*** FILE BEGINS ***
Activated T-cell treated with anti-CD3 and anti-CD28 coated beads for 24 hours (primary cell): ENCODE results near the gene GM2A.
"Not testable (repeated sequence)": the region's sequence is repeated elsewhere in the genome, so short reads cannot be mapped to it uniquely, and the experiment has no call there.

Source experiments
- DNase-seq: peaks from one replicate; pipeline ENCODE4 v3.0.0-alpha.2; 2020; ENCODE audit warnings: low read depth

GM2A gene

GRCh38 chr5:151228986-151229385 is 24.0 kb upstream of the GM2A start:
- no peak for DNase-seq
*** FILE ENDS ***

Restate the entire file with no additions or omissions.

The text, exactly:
Activated T-cell treated with anti-CD3 and anti-CD28 coated beads for 24 hours (primary cell): ENCODE results near the gene GM2A.
"Not testable (repeated sequence)": the region's sequence is repeated elsewhere in the genome, so short reads cannot be mapped to it uniquely, and the experiment has no call there.

Source experiments
- DNase-seq: peaks from one replicate; pipeline ENCODE4 v3.0.0-alpha.2; 2020; ENCODE audit warnings: low read depth

GM2A gene

GRCh38 chr5:151228986-151229385 is 24.0 kb upstream of the GM2A start:
- no peak for DNase-seq